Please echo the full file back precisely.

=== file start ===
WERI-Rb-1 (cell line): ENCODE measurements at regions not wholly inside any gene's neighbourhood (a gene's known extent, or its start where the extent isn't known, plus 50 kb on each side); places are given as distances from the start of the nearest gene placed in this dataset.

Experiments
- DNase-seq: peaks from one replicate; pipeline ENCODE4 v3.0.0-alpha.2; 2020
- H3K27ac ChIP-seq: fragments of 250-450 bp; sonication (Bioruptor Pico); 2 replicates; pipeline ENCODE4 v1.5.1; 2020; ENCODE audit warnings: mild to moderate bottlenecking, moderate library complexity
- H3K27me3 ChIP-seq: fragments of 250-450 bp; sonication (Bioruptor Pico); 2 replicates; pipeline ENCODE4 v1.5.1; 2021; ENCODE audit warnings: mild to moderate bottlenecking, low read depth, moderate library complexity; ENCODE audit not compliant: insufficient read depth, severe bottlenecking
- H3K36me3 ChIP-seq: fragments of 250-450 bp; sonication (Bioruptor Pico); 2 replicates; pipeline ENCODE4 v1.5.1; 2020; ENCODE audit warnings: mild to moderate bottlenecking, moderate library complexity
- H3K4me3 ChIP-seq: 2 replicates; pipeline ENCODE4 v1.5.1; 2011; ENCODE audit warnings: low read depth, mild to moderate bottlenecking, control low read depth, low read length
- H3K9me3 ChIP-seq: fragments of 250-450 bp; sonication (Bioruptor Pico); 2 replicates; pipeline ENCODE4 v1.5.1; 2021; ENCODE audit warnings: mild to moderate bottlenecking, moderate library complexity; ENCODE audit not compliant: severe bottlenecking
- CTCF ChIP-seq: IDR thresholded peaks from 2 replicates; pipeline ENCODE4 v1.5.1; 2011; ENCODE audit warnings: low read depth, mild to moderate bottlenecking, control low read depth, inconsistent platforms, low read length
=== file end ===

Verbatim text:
WERI-Rb-1 (cell line): ENCODE measurements at regions not wholly inside any gene's neighbourhood (a gene's known extent, or its start where the extent isn't known, plus 50 kb on each side); places are given as distances from the start of the nearest gene placed in this dataset.

Experiments
- DNase-seq: peaks from one replicate; pipeline ENCODE4 v3.0.0-alpha.2; 2020
- H3K27ac ChIP-seq: fragments of 250-450 bp; sonication (Bioruptor Pico); 2 replicates; pipeline ENCODE4 v1.5.1; 2020; ENCODE audit warnings: mild to moderate bottlenecking, moderate library complexity
- H3K27me3 ChIP-seq: fragments of 250-450 bp; sonication (Bioruptor Pico); 2 replicates; pipeline ENCODE4 v1.5.1; 2021; ENCODE audit warnings: mild to moderate bottlenecking, low read depth, moderate library complexity; ENCODE audit not compliant: insufficient read depth, severe bottlenecking
- H3K36me3 ChIP-seq: fragments of 250-450 bp; sonication (Bioruptor Pico); 2 replicates; pipeline ENCODE4 v1.5.1; 2020; ENCODE audit warnings: mild to moderate bottlenecking, moderate library complexity
- H3K4me3 ChIP-seq: 2 replicates; pipeline ENCODE4 v1.5.1; 2011; ENCODE audit warnings: low read depth, mild to moderate bottlenecking, control low read depth, low read length
- H3K9me3 ChIP-seq: fragments of 250-450 bp; sonication (Bioruptor Pico); 2 replicates; pipeline ENCODE4 v1.5.1; 2021; ENCODE audit warnings: mild to moderate bottlenecking, moderate library complexity; ENCODE audit not compliant: severe bottlenecking
- CTCF ChIP-seq: IDR thresholded peaks from 2 replicates; pipeline ENCODE4 v1.5.1; 2011; ENCODE audit warnings: low read depth, mild to moderate bottlenecking, control low read depth, inconsistent platforms, low read length